THE WALL STREET JOURNAL.
2013, 12:36 AM ET
Retail Investors for ‘Say-on-Pay’ Votes
little guy is a big shot this proxy season.
reduce the risk of an embarrassing failure in shareholder advisory votes on
executive compensation, more companies are reaching out to individual
investors to coax them to cast their ballots.
While these so-called retail
investors account for more than a third of U.S. stockholdings, they have
remained elusive in corporate elections. Historically, less than a third of
their shares have been voted at annual meetings, and just 29% since
regulators let companies start sending out proxy materials over the Internet
in 2007, according to
Broadridge Financial Solutions Inc.
retail investors do vote, however, they tend to back management.
year, 515 companies, up from 163 in 2011, sent mailings soliciting proxy
votes to their biggest retail investors—typically those with 500 to 1,000
shares, said Chuck Callan, senior vice president of regulatory affairs at
Broadridge, which processes most corporate proxy votes in the U.S.
more than threefold increase, proxy experts say, has been driven largely by
nonbinding “say on pay” votes, which let investors weigh in on a company’s
executive-pay plans. * (See correction below.)
“Say-on-pay and institutional activism have resulted in higher dissident
votes, so companies are eager to tap into the retail sector given their
historical loyalty,” said Stephen Norman, president of advisory firm
SPNorman & Co.
Companies have rarely focused much effort on retail investors, Mr. Norman
said, deeming them more likely to sell their shares if they disagree with
the company’s direction, rather than read long corporate proxy statements.
But companies can’t afford to “be blasé,” he said.
analysis of 2011 say-on-pay votes shows that 91% of the shares voted by
retail shareholders were cast in favor of executive-pay plans, compared with
86% of votes cast by institutional investors, said Mr. Callan. “At a few
companies that failed votes last year, had the retail participation been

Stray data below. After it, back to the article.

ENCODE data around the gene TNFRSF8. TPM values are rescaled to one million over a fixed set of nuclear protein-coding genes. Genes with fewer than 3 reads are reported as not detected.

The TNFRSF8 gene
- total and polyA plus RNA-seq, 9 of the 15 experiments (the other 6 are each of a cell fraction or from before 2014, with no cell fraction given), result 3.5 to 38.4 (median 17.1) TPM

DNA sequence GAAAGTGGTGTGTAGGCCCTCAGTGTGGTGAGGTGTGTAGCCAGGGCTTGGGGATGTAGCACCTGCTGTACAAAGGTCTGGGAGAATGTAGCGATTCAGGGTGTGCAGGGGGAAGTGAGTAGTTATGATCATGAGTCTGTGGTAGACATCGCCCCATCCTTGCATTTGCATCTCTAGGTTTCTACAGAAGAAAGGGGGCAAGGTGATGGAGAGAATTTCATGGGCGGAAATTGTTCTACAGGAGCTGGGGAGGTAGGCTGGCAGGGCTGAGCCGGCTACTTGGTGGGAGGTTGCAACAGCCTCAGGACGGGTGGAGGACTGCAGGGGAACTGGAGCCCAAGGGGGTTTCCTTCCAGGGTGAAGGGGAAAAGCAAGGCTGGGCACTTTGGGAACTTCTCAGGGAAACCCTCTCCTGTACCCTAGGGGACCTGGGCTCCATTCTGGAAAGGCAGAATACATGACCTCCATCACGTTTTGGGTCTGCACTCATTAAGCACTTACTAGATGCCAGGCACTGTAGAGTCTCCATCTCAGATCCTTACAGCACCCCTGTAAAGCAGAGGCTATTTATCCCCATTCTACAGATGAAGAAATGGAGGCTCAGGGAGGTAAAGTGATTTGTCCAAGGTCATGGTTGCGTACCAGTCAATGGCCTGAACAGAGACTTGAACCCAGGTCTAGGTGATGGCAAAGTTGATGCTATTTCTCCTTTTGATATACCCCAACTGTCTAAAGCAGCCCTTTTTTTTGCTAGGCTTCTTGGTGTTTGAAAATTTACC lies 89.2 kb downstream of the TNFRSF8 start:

higher and at similar rates, those pay plans would have passed,” he said.
about 2% of say-on-pay votes have failed since companies have been required
to hold them as part of the 2010 Dodd-Frank Act. But many companies fear
failing—garnering less than 50% support.
year, influential proxy-advisory firms have recommended that shareholders
vote against pay plans at about 14% of companies, and more than a quarter of
companies got less than 90% shareholder support, according to executive-pay
consulting firm Semler Brossy.
Failing a vote “has dire consequences,” said Manan Shah, an
executive-compensation attorney at Jones Day. “You don’t ever want to repeat
a say-on-pay failure, so you spend the entire next year focusing on that,
rather than the operations of the business.”
Companies also have changed pay practices and stepped up their overtures to
big institutional shareholders in response to such votes, often calling
their top 100 or 200 investors to discuss executive-compensation issues
ahead of annual meetings. Unlike retail investors, institutional investors
like banks and pension funds must cast their votes to fulfill their
fiduciary obligations to clients.
companies feel luring more retail votes could also help dilute the influence
of big proxy-advisory firms like Institutional Shareholder Services and
Glass Lewis & Co., said Scott Winter, managing director at proxy solicitor
Innisfree M&A Inc. Companies generally expect negative recommendations from
proxy advisory firms to sway at least 20% to 40% of their votes; retail
investors often pay less attention to such recommendations.
companies watch proxy votes come in, they can get increasingly anxious and
spend hours, along with their proxy solicitors, phoning investors.
Blair Jones, managing principal at Semler Brossy, said she has seen chief
executives or chairmen of board compensation committees personally call
large retail shareholders or foreign investors who historically haven’t
voted to say, “We really need your vote and need you to participate in
Broadridge offers mobile and digital voting tools to make it easier for
retail investors to cast votes, and industry groups are lobbying regulators
to let those investors vote through the websites of the banks or brokerage
firms that hold their investment accounts.
another push, the New York Stock Exchange and industry groups formally asked
the Securities and Exchange Commission last month to consider new rules that
would make it cheaper and quicker to get the names of big retail
shareholders from brokers.
of these ideas already have met obstacles. In December, Broadridge removed a
“vote with management” button it had placed on digital proxies after the SEC
raised concerns that the button would unfairly disadvantage proposals from
*CORRECTION: Nonbinding “say-on-pay” votes allow shareholders to weigh in at
set intervals on a company’s executive-compensation plans. The article above
originally reported incorrectly that the votes are held annually. While
that’s true at most companies, they can be as infrequent as once every three
years, depending on the shareholders’ wishes.
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